Watched: November 26 2017
Director: Stanley Donen
Starring: Fred Astaire, Audrey Hepburn, Kay Thompson, Michel Auclair
Runtime: 1h 43min
Dick Avery (Astaire), fashion photographer, bursts into the life of intellectual book seller Jo Stockton (Hepburn) with an impromptu photo shoot in her shop. Fashion editor (and personal hero) Maggie Prescott (Thompson) shuts her out of her shop for being a nuisance, but Dick manages to convince the brilliant lady to make Jo her new “Quality girl” and model.
Dick talks the reluctant Jo into the job by promising her a trip to Paris – her biggest dream is to travel to the French capital to hear her personal hero professor Emile Flostre (Auclair) talk. He is the inventor of empathicalism, a philosophy Jo follows and Dick ridicules.
They go to Paris, Jo blossoms into a great model, Dick and Jo fall in love (for some reason), Jo gets to meet her hero (which the adage tells us never to do, and we learn why), and Maggie and Dick get to go undercover as Floridian singers to great success. Also, there are complications and conflicts, as there should be.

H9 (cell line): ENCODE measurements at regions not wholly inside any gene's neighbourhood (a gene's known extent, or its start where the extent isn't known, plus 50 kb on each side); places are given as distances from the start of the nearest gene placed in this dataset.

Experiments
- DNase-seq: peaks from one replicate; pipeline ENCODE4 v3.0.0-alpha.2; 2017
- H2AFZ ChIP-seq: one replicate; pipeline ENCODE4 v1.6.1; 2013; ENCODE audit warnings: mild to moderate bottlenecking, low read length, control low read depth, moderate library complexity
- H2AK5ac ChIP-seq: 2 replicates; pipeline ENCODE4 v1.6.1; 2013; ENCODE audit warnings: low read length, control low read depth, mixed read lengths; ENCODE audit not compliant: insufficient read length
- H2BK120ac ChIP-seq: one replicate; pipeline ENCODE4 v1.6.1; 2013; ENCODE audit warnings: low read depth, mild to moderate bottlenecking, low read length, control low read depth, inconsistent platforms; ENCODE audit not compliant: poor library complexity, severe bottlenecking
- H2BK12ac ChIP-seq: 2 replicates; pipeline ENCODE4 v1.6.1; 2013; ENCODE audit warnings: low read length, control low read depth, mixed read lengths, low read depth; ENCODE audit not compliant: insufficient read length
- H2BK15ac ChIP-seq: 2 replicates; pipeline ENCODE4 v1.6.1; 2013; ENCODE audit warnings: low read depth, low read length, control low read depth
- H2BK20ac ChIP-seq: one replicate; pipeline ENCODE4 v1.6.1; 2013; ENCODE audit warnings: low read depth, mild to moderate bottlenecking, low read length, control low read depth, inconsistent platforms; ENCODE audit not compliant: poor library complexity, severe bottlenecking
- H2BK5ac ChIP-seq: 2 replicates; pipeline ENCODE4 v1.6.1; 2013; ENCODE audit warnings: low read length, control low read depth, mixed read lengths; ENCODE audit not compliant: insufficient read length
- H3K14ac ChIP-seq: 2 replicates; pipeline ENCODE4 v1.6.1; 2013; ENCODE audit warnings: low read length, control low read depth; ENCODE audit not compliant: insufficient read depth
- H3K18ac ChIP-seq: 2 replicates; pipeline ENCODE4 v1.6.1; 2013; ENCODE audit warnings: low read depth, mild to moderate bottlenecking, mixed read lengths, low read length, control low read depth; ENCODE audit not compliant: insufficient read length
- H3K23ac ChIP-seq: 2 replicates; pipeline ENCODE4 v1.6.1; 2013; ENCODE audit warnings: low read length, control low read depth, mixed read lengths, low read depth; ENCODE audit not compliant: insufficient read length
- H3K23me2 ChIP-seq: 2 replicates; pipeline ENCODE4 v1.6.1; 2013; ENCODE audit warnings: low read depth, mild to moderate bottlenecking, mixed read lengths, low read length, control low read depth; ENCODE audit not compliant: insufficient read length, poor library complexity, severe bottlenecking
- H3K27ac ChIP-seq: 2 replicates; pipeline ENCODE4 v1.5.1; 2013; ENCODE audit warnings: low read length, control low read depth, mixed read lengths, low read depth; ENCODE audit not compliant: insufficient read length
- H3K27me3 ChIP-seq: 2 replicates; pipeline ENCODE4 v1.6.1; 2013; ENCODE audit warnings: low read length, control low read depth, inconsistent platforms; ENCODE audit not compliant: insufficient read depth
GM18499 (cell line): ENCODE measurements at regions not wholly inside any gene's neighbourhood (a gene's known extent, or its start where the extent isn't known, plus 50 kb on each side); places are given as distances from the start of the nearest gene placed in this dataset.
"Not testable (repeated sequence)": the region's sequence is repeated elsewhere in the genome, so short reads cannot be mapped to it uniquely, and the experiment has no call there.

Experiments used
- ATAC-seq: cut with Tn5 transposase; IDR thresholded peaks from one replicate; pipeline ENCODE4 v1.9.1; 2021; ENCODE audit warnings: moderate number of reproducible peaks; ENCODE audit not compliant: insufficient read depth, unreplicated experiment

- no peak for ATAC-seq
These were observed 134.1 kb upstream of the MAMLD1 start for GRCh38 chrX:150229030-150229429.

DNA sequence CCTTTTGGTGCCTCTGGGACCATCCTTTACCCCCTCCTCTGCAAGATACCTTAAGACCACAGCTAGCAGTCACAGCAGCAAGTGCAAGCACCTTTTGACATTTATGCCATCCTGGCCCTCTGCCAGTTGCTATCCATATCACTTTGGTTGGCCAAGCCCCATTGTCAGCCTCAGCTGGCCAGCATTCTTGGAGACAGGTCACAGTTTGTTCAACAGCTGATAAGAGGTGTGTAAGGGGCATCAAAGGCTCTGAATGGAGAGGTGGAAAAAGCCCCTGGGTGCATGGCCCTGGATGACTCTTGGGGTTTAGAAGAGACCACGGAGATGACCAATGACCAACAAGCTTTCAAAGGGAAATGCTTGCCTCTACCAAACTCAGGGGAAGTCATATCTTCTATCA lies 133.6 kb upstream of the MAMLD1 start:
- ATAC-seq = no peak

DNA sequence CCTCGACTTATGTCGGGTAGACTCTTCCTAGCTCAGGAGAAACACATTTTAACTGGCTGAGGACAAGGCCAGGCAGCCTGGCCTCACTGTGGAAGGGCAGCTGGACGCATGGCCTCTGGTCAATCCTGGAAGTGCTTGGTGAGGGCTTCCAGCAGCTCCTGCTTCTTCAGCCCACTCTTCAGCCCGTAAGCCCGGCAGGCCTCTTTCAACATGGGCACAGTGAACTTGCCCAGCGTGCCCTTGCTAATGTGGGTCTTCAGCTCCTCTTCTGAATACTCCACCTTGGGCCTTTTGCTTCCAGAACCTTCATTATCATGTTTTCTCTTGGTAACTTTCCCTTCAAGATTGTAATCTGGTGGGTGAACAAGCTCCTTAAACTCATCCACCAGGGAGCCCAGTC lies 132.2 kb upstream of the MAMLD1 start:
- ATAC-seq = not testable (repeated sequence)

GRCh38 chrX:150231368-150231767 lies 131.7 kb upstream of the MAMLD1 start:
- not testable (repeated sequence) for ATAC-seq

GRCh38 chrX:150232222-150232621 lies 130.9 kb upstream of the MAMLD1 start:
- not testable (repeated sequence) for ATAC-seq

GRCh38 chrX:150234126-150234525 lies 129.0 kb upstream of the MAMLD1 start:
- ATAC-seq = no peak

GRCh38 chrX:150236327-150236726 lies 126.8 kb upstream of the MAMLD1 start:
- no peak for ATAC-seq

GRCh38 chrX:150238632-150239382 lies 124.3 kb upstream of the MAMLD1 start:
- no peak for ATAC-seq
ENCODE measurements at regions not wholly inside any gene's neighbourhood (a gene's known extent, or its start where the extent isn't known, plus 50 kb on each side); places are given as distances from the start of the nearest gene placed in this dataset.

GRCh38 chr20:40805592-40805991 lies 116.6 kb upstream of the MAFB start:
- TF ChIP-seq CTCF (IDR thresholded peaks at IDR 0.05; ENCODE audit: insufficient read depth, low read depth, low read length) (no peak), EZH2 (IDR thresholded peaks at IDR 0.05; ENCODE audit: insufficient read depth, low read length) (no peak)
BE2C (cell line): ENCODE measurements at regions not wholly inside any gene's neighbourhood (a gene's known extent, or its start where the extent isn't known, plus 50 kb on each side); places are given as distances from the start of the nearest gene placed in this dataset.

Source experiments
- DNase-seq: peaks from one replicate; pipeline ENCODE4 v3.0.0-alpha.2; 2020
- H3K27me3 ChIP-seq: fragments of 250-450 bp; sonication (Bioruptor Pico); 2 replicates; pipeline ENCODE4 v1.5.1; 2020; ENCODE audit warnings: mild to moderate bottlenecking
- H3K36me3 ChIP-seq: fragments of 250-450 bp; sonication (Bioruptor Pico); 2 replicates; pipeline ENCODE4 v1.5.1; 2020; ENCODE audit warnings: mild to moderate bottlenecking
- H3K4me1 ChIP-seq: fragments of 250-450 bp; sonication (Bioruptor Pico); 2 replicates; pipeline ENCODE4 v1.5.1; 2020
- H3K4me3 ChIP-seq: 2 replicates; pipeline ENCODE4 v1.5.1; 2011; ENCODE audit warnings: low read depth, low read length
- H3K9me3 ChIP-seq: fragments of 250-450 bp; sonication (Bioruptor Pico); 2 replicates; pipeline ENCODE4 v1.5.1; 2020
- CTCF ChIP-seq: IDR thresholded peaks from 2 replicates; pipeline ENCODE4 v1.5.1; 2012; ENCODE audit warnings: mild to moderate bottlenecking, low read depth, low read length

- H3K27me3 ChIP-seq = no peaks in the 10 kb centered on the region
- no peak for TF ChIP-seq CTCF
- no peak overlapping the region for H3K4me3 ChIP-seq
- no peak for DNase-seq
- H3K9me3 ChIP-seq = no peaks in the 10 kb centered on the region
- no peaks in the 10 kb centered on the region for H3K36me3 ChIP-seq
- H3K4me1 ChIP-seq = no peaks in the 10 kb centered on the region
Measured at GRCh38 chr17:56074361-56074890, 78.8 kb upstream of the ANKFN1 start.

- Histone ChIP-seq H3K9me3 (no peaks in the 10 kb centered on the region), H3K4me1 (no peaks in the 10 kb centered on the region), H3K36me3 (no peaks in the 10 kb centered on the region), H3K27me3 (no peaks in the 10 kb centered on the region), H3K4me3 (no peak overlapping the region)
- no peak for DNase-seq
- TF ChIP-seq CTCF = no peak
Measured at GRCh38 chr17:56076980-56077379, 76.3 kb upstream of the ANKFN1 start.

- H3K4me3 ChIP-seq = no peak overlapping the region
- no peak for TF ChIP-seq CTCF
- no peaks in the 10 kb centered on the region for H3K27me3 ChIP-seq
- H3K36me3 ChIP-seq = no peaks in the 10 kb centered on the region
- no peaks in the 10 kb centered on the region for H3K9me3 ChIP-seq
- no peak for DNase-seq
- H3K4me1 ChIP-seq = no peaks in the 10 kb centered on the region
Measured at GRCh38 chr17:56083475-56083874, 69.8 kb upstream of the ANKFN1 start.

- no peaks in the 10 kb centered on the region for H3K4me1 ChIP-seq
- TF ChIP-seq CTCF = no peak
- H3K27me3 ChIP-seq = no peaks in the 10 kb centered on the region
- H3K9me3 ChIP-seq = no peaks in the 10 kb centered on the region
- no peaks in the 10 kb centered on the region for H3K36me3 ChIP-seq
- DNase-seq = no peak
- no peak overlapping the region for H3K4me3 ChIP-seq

We’re slightly conflicted over Funny Face. There is so much about it we love: the colours, the musical numbers, the sets, the costumes, the choreography, Maggie Prescott, Audrey Hepburn’s slightly clumsy elegance, the fact that she got to sing her own songs, and generally the overall feel of the entire film.
What we don’t quite get is the romance at the centre. It’s not so much the age difference, although 30 years is a lot (and we’re not strangers to the concept). It’s mainly Dick’s constant treatment of Jo as if she’s just a silly little girl incapable of thought and of seeing the real intentions of her hero. He berates and controls her, and he tries to change her priorities to make her more like the fashionistas he works with.
It feels a bit as if he might be better off finding someone else if he wants to change her that much. And that she would be happier with someone who at least supported her intellectual pursuits. We sort of thought Maggie and Dick would have been a better couple. But perhaps that’s just us.
Overall, we like the film, but the romance feels very dated unless it’s supposed to be a bit uncomfortable. The musical numbers and the gorgeous cinematography sort of makes up for it though. Sort of.
What we learned: Think pink! Also, men in the fashion industry are presumably a lot less superficial than academics and philosophers.
Next time: Kanal (1957)